Wednesday Roundup: Wabbits, Mangroves and Art-O-Mat

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What’s Up, Doc? His buck teeth and long ears may be timeless, but Bugs Bunny has reached a ripe old age. It was 70 years ago yesterday that everybody’s favorite “wascally wabbit” first popped his head out of his rabbit hole and posed the notorious aforementioned question to arch nemesis Elmer Fudd. Arguably the most famous cartoon character of all time, Bugs Bunny ushered in the Loony Tunes era that enraptured adults and children alike. Complete with slippery banana peels, plummeting planes and extensive carrot chomping, the Smithsonian Libraries blog posted a 1943 video of Bugs, alongside other links of interest, in tribute to his life in television.

Introducing the Art-O-Matic: Following the ban on cigarette vending machines in the late 1990s, artist Clark Whittington co-opted the machine and re-purposed it as an art dispenser for cigarette-sized, original works of art. The “Art-O-Matic” took off, and now Whittington oversees 83 over 90 such machines, one of which just arrived at the Luce Foundation Center for American Art. According to Eye Level, at five dollars per work, you can get your own miniature art straight out of this 60-year-old vending machine. Works include everything from jewelry to sculptures to collages, all handmade by an international array of artists.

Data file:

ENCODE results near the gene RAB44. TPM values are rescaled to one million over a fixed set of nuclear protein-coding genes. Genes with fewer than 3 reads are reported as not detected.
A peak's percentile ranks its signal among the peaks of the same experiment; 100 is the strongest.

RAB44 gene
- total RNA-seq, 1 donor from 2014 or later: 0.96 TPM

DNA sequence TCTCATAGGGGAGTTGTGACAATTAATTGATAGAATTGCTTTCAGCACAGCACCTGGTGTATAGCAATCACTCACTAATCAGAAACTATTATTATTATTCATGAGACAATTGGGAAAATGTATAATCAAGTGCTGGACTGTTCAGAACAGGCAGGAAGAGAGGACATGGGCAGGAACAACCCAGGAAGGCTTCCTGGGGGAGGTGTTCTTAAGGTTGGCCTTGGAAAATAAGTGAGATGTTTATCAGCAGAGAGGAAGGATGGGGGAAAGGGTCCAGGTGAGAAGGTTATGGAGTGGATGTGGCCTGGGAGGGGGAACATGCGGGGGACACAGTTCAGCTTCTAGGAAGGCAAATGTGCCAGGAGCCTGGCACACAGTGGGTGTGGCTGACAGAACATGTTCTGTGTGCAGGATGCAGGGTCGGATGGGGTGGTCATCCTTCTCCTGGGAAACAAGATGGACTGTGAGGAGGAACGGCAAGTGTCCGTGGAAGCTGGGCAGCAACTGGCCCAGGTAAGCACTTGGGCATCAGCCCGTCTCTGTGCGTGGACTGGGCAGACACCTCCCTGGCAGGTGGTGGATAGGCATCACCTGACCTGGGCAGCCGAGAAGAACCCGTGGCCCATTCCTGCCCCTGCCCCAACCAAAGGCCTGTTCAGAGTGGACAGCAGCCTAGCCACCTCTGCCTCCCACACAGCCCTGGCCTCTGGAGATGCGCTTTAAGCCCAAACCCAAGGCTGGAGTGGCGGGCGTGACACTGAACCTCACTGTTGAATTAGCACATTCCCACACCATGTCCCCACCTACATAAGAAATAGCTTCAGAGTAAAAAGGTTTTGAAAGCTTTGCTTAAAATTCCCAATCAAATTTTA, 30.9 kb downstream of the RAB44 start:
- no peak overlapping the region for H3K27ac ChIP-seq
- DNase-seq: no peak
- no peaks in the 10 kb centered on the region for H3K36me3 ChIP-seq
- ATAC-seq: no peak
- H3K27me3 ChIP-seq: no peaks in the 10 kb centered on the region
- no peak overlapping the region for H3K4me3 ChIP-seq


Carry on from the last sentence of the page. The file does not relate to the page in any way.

It is an exciting time... As a result of a recent effort to broaden accessibility and searchability of all the Smithsonian has to offer, Smithsonian has produced a prototype of the Smithsonian Commons, a centralized online forum for the “Smithsonian research, collections and communities.” Featured recently by We Love DC, the Commons will open the doors to a global audience interested in the Smithsonian who aren't necessarily able to travel to the museums in Washington, D.C. Explore, vote and comment on the prototype in order to shape the final product!

For lucky iPhone and Android owners, the Collections Search Center (CSC) has recently enhanced their mobile web portal, so that you can find any object in the collections that strikes your fancy while on the go. Simply visit the CSC Web site on your phone, and you’ll get to see the new and improved version.

Holy Mangrove! This past Monday, the National Museum of Natural History’s Ocean Portal blog celebrated International Mangrove Action Day. If you missed out this year, you can still listen to  a podcast of Dr. Candy Feller of the Smithsonian Environmental Research Center (SERC), in Edgewater, Md., speaking with SERC ecologist Dr. Dennis Whigham about the importance of these twisted, tropical plants. If you did take a moment out of your day for the mangroves, they invite you to share your celebration with other readers.

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